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Architectural Fiberglass, Inc offers two types of fiberglass columns and column covers manufactured with different advantageous material properties, manufacturing processes, and price points. All columns are manufactured with architecturally correct proportions, weatherproof, insect free, and with minimal maintenance when compared to other materials. Columns range from 6 inches in diameter to 48 inches in diameter and up to 30 feet tall. It may be beneficial to specify a combination of fiberglass column materials when a project requires multiple sizes and styles of columns. Below is a brief description to help evaluate which column material is best for your application. Fiberglass columns and column covers are usually specified by giving the bottom diameter, the height, and specifying the style such as round, square, tapered, straight, smooth, or fluted.
Refer to column drawings and/or column specifications.
Usually referred to as Fiberglass Polymer Composite Columns, they are manufactured as structural columns and can hold substantial weight. Fiberglass polymer composite columns are hollow throughout which allows the columns to be factory or field split in halves to wrap structural posts. These columns are the most dense and heaviest of all the fiberglass column materials available. The column material thickness is from 1/4" to over 1" and is similar to concrete or cultured marble. The advantage of fiberglass composite columns is that they are very hard to the touch and solid sounding if knocked upon. Fiberglass composite columns can be manufactured in standard sizes that range from 6" to 24" diameters. Heights range from 6' to 24'. They have load bearing capacities from 6,000 to 20,000 pounds. Columns can be manufactured round, tapered, straight, smooth, or fluted. Columns can also be manufactured square and can be manufactured with a variety of matching decorative capitals. Fiberglass polymer composite columns are mass produced and the most economical and practical for smaller sized commodity type columns ranging from 6" diameter to 14" diameters and are still fairly manageable despite their heavy weight. Columns larger than 14" diameters may require additional manpower or lifting equipment. All polymer composite columns require painting after installation and the design is limited only to the standard sizes listed above.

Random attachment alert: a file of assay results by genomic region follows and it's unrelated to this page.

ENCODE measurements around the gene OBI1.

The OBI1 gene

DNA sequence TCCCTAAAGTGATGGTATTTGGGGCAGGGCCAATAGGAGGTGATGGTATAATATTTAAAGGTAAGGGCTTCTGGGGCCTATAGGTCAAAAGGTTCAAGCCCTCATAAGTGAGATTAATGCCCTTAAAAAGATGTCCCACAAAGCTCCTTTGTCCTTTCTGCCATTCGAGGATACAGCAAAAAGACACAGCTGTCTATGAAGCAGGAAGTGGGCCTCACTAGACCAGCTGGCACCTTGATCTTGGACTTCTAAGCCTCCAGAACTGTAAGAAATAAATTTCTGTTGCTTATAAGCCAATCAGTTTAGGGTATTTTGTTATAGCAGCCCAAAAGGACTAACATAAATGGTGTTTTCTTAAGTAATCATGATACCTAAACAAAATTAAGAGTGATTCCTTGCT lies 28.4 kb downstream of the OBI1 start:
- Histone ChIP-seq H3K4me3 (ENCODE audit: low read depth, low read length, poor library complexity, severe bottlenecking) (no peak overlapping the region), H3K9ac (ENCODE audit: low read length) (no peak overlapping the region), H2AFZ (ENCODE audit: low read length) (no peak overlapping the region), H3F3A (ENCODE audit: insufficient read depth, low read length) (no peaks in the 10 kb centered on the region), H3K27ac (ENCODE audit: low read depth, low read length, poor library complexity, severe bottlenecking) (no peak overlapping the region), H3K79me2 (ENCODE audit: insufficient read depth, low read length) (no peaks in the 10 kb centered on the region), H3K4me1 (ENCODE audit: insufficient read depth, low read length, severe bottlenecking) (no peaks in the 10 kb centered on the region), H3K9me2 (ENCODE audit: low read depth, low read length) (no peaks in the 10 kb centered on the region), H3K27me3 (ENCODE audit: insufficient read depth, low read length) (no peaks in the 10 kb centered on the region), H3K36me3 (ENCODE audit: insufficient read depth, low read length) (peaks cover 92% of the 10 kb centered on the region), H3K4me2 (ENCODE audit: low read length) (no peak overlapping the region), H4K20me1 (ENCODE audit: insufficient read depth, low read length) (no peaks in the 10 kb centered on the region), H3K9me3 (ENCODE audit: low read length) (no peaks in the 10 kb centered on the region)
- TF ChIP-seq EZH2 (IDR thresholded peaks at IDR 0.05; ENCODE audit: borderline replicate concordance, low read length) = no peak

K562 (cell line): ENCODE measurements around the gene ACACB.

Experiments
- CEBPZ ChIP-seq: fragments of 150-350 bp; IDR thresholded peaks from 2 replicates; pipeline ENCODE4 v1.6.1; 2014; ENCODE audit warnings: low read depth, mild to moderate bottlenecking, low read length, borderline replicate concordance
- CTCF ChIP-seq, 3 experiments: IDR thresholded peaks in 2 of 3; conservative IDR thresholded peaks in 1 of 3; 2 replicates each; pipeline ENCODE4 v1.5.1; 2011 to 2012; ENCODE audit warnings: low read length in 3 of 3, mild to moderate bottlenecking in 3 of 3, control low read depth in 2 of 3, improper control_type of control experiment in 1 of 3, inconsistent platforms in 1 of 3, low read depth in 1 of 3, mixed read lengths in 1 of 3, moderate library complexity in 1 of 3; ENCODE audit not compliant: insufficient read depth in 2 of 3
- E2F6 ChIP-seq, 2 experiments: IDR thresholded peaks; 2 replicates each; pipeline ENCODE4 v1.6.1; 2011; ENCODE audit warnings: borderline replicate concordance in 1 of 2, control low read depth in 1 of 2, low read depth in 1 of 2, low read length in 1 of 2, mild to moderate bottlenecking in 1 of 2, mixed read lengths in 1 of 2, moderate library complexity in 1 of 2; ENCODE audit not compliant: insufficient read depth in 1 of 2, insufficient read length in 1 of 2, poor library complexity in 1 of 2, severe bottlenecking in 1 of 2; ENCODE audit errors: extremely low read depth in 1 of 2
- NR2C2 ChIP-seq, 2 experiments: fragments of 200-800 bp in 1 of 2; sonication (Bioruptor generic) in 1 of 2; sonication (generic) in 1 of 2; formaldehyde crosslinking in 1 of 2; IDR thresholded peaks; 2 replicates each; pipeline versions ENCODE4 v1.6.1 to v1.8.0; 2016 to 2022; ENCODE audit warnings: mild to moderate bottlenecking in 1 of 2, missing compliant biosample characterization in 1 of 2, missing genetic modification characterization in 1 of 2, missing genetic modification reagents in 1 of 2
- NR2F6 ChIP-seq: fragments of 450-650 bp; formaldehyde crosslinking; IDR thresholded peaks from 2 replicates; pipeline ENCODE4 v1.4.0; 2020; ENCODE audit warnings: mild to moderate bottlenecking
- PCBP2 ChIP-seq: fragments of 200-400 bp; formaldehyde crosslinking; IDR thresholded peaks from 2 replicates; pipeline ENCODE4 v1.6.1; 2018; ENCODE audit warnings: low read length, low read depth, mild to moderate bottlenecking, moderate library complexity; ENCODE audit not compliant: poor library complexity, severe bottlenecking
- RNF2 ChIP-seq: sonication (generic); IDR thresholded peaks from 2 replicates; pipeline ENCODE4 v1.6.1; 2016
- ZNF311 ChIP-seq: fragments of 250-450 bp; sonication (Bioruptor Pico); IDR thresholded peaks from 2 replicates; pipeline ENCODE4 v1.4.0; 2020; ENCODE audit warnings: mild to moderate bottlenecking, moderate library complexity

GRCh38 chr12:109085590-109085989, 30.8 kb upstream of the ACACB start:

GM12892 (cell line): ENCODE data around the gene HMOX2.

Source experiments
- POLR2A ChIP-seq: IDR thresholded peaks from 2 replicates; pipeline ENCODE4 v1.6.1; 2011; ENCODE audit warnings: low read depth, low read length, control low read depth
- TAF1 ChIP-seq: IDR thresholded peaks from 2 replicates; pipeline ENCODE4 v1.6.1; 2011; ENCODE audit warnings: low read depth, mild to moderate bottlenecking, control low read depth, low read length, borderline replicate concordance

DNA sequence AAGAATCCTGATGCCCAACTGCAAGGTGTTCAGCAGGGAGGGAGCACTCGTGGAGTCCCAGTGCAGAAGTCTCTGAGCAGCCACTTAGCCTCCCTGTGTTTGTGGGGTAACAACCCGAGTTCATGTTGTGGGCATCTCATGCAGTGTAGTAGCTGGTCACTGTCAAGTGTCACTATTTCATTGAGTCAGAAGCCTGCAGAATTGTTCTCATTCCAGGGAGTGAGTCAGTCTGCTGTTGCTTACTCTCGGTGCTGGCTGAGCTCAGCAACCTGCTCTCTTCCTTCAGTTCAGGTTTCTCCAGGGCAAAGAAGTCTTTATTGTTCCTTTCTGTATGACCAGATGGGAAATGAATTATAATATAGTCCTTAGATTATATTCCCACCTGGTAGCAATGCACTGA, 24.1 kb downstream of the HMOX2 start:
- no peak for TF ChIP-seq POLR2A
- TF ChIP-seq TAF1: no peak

Refer to column drawings and/or column specifications.
Usually referred to as Fiberglass Column Covers, they are manufactured with typical lightweight 3/16" thick fiberglass materials similar to a boat hull or a fiberglass shower surround. Fiberglass column covers serve no structural load bearing capacities and are for decorative purposes only, usually concealing a structural post. Fiberglass column covers are hand manufactured in halves specifically for column covers or pilasters. Butt joints are the most common for adjoining column halves together with recommended adhesives. Fiberglass column covers are the most versatile in design and are not limited to standard sizes. Various sizes and custom shapes can be achieved with the molding process. Fiberglass column covers can be pre-finished with custom textures and colored gelcoat finishes, but the vertical joints and attachment points must be considered in the design. If painting is not the desired finish, custom designed joints can be created for a finished vertical caulk joint. For standard fiberglass column covers it is recommended that the columns be field painted so the vertical joint and attachment hardware can be field patched and repaired to create a monolithic column. Fiberglass column covers are most practical for custom sizes and have unlimited finishes and design flexibility.
Classic historical reproductions of ancient Roman and Greek architecture can be seen in each ornamental column and capital. The design of each distinct capital has withstood the test of time and has evolved throughout Roman and Greek architecture. Fiberglass molding techniques make is possible to reproduce these historic fine detailed ancient capitals. Capitals include Tuscan, Doric, Roman Corinthian, Scamozzi, Temple of Winds, Roman Ionic, Empire, Roman Doric, Greek Angular, and Greek Erectheum. These capitals are proportioned based on the diameters and heights of the columns they crown.